The 6-foot-10 forward was named to the second team all-conference team by the coaches – the only Aztecs player on the first, second or third all-conference team or in other award categories. Freshman Jalen McDaniels was honorable mention all-conference, meaning he received at least one vote but not enough to make the top 15.
Two days earlier, McDaniels was a third-team selection in the media awards and Pope was honorable mention.
After an injury-plagued junior year, Pope put together his most consistenc season. He scored in double figures in 14 of 17 conference games and never less than eight, while shooting 49.7 percent overall and 72.5 percent from the line. He had six or more rebounds 12 times.
The coaches and media used to vote together for postseason honors, but beginning two years ago they selected their own teams due to disagreements about the format and transparency of the balloting.
The coaches’ awards differed slightly from the media, most notably in player of the year. The media picked Boise State forward Chandler Hutchison; the coaches picked Nevada forward Caleb Martin.
The coaches also put Fresno State guard Deshon Taylor on the first team instead of Wyoming forward Hayden Dalton. The other four first teamers were the same: Hutchison, Martin, Nevada’s Jordan Caroline and Wyoming’s Justin James.
Both tabbed Nevada’s Eric Musselman as coach of the year, Martin as the top newcomer and Cathedral Catholic High alum Brandon McCoy of UNLV as the best freshman.
No SDSU player made the five-man all-defensive team, just the third time that’s happened in the last 10 years.
The Mountain West tournament opens Wednesday with three play-in games: UNLV vs. Air Force at 11 a.m., Utah State vs. Colorado State at 1:40 and Wyoming vs. San Jose State at 4.
SDSU, as the 5 seed, doesn’t play Wednesday and doesn’t have to play someone who has momentum from a victory the day before. It opens against Fresno State in the quarterfinals on Thursday at 2:30 p.m. on CBS Sports Network.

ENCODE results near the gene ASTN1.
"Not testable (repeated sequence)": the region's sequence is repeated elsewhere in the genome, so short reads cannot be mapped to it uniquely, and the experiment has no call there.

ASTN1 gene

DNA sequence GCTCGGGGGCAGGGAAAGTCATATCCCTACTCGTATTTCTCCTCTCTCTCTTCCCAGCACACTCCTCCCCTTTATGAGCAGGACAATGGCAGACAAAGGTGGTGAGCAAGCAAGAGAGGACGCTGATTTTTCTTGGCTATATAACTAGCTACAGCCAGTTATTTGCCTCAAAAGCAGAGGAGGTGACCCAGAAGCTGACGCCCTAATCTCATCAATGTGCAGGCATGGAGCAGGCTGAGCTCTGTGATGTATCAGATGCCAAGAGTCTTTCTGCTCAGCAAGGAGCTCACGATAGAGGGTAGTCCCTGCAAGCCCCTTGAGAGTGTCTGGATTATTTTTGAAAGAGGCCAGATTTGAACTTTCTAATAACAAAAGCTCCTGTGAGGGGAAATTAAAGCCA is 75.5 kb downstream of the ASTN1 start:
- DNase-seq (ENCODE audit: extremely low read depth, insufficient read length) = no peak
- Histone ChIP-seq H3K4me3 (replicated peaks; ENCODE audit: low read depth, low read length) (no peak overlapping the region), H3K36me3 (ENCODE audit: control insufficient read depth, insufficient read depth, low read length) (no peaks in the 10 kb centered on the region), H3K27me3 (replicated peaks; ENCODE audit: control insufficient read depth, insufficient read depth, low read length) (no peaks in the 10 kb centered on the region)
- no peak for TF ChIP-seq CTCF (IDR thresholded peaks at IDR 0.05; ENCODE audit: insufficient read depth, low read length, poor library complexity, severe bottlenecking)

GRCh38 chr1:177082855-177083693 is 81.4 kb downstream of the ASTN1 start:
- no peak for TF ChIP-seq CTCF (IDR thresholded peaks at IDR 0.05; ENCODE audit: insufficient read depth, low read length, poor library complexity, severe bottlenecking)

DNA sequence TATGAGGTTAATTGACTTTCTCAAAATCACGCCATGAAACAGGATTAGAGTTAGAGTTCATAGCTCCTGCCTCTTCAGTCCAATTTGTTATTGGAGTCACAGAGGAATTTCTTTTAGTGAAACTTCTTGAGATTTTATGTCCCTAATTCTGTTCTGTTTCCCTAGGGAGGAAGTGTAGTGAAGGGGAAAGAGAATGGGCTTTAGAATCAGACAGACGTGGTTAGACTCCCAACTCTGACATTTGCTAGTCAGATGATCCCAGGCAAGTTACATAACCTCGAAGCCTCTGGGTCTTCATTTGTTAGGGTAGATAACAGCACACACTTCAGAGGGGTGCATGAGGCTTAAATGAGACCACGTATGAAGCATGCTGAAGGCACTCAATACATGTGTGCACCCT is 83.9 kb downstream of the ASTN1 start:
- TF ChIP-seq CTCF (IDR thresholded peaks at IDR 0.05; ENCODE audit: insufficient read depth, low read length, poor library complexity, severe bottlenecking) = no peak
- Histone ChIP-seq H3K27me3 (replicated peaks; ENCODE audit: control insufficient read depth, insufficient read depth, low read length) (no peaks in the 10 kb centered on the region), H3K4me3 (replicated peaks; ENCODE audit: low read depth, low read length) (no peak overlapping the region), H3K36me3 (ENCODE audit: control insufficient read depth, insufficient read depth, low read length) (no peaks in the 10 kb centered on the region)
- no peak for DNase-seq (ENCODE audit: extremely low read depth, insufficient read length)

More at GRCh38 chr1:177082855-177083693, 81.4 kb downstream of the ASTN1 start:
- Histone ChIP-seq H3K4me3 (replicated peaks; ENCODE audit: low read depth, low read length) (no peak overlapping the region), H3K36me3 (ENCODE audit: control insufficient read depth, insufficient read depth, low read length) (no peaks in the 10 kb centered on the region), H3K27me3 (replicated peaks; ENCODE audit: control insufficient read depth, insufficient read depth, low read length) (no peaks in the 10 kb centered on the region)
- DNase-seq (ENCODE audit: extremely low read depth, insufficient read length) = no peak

Top-seeded Nevada remains the favorite, but the Wolf Pack is no lock with only seven scholarship players (and only six who get regular minutes) in a three-day, three-game tournament. SDSU is the league’s hottest team with six straight wins. Fresno State won it two years ago. UNLV is on its home floor. Boise State, New Mexico and Wyoming are all on the arguably softer side of the bracket with an easier path to Saturday’s final.
“I think there are seven or eight teams capable of winning this tournament,” Aztecs coach Brian Dutcher said. “It might surprise the general public, it wouldn’t surprise me. You look at the parity in this league this year … Anybody can catch lightning in a bottle and get hot. That’s what makes it so exciting from a fan standpoint but tough from a coaching standpoint.”
Asked if his team is among those capable of winning it, Dutcher added:
“We’re more than capable, but we know how this thing works. It can come down to a call or two. Last year we won our first two games and played Colorado State, and we had two block/charge calls that went against us. Dakarai Allen took two charges and they were (called) blocks. When you get to a one-and-done scenario, somebody makes a big shot or somebody gets a charge instead of a block, and games turn.
“That’s the excitement of March basketball, that every possession matters, and you can either advance or be going home on one shot, one play.”
Senior guard Trey Kell was named Mountain West player of the week for his part in home wins against second-place Boise State and first-place Nevada. One big reason was his sudden proclivity for assists without many turnovers.
In the six games since returning from a sprained ankle, Kell has 42 assists compared to 40 in his previous 18 games. He also has only six turnovers in those six games, giving him a 7.0-to-1 assist-to-turnover ratio – best in the nation since Feb. 14. Next best is 4.33.
“Because you don’t bring the ball up doesn’t mean you don’t get the ball screen to make the play,” Dutcher said when asked if Kell had morphed into a point guard. “I don’t think he goes into the game saying, ‘I’m going to get eight assists.’ I think he goes into the game saying, ‘I’m going to find the right play. If it’s a shot, it’s a shot. If it’s a pass, it’s a pass.’
“That’s the comfort of having a senior … You put the ball in his hands, he makes the right play.”
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